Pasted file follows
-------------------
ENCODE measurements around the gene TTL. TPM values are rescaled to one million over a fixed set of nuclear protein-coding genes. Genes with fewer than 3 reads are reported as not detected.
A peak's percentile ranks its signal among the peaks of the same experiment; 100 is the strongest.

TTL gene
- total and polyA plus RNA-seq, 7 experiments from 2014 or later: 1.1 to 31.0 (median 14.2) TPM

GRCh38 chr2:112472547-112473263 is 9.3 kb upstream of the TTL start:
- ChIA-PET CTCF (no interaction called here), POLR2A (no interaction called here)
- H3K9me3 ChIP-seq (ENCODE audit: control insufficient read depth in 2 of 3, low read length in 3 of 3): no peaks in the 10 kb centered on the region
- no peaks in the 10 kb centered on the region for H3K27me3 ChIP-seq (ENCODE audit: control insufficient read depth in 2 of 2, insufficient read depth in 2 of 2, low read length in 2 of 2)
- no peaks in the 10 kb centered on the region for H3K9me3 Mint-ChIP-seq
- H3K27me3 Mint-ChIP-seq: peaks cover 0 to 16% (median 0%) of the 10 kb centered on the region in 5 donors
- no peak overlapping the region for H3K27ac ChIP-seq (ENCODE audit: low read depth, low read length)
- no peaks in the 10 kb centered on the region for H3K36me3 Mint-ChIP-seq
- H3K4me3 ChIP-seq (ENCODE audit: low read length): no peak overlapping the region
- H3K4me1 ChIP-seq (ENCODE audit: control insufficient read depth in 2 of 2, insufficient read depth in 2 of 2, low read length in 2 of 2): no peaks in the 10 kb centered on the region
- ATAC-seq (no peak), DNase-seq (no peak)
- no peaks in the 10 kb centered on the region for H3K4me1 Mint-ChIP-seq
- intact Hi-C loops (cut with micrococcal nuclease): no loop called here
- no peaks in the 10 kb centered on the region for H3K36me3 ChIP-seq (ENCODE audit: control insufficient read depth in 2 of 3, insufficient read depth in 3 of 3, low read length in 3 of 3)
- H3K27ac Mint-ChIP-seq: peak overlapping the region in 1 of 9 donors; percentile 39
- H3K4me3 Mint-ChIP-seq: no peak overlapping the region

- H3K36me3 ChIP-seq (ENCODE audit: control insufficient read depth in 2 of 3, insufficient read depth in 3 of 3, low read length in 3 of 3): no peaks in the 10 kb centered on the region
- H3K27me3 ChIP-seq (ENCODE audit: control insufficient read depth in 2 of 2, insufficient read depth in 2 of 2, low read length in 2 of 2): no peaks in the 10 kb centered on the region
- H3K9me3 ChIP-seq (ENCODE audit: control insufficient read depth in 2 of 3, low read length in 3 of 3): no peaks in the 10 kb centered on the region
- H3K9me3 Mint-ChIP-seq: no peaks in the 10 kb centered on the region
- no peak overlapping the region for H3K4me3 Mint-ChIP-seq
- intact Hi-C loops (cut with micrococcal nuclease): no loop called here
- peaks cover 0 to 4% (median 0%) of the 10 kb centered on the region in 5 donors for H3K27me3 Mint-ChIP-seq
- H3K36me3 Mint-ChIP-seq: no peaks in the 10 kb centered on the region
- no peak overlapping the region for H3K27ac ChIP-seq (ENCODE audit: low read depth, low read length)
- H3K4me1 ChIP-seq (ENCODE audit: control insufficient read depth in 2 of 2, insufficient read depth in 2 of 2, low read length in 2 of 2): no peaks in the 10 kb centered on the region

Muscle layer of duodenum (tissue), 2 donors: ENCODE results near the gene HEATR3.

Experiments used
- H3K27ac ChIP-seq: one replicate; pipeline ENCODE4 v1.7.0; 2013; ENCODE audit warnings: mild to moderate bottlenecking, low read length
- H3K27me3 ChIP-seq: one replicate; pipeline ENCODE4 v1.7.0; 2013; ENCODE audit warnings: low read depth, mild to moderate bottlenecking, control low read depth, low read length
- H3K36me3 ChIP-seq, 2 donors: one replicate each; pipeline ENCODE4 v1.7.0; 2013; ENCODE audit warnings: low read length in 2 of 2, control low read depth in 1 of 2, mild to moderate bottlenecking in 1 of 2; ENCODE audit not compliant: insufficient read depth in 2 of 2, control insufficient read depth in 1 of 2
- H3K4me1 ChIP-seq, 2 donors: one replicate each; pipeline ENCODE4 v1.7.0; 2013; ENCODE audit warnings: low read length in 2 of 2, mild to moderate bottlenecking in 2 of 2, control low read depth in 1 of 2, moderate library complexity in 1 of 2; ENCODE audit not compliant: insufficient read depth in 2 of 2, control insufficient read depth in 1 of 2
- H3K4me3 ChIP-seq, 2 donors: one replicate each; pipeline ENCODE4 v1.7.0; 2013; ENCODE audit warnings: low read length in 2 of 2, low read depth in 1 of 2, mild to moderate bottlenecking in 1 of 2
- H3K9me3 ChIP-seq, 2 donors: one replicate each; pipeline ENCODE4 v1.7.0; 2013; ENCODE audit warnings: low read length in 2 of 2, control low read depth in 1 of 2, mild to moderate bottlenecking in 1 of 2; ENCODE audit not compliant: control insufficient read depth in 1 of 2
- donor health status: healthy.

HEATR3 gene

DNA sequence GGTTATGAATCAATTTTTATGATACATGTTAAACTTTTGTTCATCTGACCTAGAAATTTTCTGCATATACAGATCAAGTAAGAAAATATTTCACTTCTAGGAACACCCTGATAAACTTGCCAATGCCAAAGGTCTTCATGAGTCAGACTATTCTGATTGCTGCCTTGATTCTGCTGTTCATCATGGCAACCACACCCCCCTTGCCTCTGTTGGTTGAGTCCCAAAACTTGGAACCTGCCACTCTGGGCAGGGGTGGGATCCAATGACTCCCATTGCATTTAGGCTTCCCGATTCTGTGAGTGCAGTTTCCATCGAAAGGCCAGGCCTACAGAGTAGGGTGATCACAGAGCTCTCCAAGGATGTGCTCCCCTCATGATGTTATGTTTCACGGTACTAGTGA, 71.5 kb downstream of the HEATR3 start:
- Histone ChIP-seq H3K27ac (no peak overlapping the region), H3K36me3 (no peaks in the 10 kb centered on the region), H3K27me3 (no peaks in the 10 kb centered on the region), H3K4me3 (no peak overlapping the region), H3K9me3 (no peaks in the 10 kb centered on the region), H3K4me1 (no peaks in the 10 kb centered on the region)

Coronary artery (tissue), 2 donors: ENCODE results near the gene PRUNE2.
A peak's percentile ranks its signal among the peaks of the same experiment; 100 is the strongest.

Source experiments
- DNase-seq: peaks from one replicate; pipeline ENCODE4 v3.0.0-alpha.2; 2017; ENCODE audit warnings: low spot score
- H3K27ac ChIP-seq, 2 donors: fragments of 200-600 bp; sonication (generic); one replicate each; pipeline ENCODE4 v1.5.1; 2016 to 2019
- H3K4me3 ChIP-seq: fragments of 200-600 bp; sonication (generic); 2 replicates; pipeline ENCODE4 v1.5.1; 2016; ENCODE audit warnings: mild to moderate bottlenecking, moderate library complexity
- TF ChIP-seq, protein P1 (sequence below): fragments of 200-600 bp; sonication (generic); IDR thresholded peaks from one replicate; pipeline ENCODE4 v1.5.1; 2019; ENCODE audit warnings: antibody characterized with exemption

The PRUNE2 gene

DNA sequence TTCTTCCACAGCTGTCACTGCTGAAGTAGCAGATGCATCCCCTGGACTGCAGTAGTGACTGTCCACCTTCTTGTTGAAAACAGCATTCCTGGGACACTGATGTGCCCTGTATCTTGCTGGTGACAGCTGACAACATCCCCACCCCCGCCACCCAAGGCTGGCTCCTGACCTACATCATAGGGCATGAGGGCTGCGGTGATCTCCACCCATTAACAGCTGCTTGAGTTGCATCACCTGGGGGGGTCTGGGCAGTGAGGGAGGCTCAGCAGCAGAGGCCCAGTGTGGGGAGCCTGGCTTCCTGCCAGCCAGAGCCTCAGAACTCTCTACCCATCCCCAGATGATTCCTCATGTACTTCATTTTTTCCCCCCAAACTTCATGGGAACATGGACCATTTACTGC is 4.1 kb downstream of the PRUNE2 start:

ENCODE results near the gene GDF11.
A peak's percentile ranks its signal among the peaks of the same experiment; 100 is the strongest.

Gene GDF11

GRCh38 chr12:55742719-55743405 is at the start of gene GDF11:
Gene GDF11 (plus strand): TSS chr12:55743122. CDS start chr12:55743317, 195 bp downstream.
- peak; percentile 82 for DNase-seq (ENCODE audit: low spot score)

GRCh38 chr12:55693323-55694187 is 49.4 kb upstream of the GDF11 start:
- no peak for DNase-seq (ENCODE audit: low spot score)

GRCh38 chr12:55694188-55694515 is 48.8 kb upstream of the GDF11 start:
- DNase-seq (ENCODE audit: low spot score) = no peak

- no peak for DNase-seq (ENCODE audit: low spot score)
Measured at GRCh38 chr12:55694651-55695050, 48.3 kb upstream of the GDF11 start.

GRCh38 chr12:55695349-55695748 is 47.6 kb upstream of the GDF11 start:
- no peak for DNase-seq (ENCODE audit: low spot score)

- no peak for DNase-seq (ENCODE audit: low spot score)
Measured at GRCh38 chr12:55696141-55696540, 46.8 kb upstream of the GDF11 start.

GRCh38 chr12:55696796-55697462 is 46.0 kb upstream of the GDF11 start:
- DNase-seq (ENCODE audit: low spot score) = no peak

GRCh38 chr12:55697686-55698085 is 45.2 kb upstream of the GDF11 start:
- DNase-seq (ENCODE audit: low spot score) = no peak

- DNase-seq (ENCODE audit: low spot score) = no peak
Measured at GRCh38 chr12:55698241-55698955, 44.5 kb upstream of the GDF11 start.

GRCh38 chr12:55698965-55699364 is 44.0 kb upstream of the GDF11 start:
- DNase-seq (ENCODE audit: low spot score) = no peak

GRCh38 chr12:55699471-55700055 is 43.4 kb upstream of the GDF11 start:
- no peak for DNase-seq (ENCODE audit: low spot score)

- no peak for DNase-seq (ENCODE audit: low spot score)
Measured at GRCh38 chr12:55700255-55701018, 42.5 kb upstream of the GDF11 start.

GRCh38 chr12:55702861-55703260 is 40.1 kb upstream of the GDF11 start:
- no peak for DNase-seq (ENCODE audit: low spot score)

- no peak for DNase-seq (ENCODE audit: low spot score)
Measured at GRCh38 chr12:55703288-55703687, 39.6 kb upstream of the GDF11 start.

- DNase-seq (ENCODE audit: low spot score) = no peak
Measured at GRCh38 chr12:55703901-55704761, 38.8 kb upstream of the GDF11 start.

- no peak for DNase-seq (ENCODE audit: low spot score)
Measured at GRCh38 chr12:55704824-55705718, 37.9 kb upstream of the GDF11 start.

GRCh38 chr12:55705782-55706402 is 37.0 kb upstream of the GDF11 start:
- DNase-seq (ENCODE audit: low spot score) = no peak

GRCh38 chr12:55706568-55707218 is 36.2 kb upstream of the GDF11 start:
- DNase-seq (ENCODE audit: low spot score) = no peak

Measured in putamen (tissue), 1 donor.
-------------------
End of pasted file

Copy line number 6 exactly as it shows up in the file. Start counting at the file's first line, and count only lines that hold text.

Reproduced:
- ChIA-PET CTCF (no interaction called here), POLR2A (no interaction called here)